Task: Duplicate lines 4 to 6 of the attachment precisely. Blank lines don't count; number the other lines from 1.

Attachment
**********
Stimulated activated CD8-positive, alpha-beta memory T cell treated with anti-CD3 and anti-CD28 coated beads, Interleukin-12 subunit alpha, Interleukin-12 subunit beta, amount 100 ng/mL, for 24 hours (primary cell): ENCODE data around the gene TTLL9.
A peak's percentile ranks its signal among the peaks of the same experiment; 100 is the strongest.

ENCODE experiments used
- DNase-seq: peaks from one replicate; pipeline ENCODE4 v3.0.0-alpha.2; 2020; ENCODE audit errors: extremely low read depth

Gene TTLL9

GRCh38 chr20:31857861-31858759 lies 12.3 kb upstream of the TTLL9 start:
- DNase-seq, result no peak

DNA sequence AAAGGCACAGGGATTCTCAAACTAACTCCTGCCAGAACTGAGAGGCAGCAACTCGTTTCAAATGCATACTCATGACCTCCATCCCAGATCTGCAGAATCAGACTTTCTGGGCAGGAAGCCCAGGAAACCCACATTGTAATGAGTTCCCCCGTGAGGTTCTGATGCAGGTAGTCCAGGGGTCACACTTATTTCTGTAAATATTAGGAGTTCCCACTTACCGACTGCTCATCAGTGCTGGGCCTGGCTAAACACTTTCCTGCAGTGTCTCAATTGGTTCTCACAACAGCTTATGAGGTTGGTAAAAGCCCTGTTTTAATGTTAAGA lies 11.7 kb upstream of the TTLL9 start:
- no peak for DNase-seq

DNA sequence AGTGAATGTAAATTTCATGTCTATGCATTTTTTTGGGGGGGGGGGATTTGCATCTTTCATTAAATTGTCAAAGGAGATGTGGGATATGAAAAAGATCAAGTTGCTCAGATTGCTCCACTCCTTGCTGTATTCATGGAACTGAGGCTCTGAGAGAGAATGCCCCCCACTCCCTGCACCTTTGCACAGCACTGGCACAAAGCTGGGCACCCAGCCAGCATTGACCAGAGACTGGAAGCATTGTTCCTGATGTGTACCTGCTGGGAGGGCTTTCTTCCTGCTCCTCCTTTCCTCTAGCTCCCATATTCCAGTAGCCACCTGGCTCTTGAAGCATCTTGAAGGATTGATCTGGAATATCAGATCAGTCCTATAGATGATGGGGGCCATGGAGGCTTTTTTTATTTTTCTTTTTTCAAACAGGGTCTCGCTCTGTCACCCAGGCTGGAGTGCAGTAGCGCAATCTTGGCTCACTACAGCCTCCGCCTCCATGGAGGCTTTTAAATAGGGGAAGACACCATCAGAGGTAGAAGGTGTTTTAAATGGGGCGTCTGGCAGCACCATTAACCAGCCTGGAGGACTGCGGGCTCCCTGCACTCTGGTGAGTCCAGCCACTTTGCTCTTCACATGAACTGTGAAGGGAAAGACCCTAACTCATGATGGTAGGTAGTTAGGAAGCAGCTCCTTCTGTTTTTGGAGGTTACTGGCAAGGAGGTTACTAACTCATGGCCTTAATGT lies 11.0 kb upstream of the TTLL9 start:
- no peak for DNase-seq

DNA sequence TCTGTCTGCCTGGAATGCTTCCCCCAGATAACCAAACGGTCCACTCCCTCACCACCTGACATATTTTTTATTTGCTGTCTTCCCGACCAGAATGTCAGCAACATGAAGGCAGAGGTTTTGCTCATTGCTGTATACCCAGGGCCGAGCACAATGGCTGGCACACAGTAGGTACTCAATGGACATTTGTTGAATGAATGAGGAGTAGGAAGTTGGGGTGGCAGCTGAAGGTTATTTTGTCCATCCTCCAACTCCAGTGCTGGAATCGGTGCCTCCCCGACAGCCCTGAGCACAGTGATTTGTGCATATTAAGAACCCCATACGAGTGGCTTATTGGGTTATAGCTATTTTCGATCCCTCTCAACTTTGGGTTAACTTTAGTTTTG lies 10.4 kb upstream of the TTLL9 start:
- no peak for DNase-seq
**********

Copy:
- DNase-seq: peaks from one replicate; pipeline ENCODE4 v3.0.0-alpha.2; 2020; ENCODE audit errors: extremely low read depth

Gene TTLL9

GRCh38 chr20:31857861-31858759 lies 12.3 kb upstream of the TTLL9 start: